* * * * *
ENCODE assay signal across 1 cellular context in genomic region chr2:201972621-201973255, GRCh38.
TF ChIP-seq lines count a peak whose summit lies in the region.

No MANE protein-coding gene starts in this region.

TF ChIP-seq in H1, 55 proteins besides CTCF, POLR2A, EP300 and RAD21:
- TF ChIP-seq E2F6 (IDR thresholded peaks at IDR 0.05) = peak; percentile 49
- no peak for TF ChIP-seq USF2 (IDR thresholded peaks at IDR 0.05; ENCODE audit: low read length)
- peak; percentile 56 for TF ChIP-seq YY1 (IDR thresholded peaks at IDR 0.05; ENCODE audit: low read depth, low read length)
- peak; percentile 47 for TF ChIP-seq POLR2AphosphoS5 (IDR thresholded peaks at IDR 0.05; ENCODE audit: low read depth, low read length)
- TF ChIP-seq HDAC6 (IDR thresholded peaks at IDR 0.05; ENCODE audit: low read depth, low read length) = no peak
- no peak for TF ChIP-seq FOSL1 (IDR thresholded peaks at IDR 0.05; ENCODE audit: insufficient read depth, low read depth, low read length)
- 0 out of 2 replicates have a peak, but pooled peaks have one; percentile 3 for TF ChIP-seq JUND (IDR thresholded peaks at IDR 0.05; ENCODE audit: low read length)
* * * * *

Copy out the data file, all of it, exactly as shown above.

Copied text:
ENCODE assay signal across 1 cellular context in genomic region chr2:201972621-201973255, GRCh38.
TF ChIP-seq lines count a peak whose summit lies in the region.

No MANE protein-coding gene starts in this region.

TF ChIP-seq in H1, 55 proteins besides CTCF, POLR2A, EP300 and RAD21:
- TF ChIP-seq E2F6 (IDR thresholded peaks at IDR 0.05) = peak; percentile 49
- no peak for TF ChIP-seq USF2 (IDR thresholded peaks at IDR 0.05; ENCODE audit: low read length)
- peak; percentile 56 for TF ChIP-seq YY1 (IDR thresholded peaks at IDR 0.05; ENCODE audit: low read depth, low read length)
- peak; percentile 47 for TF ChIP-seq POLR2AphosphoS5 (IDR thresholded peaks at IDR 0.05; ENCODE audit: low read depth, low read length)
- TF ChIP-seq HDAC6 (IDR thresholded peaks at IDR 0.05; ENCODE audit: low read depth, low read length) = no peak
- no peak for TF ChIP-seq FOSL1 (IDR thresholded peaks at IDR 0.05; ENCODE audit: insufficient read depth, low read depth, low read length)
- 0 out of 2 replicates have a peak, but pooled peaks have one; percentile 3 for TF ChIP-seq JUND (IDR thresholded peaks at IDR 0.05; ENCODE audit: low read length)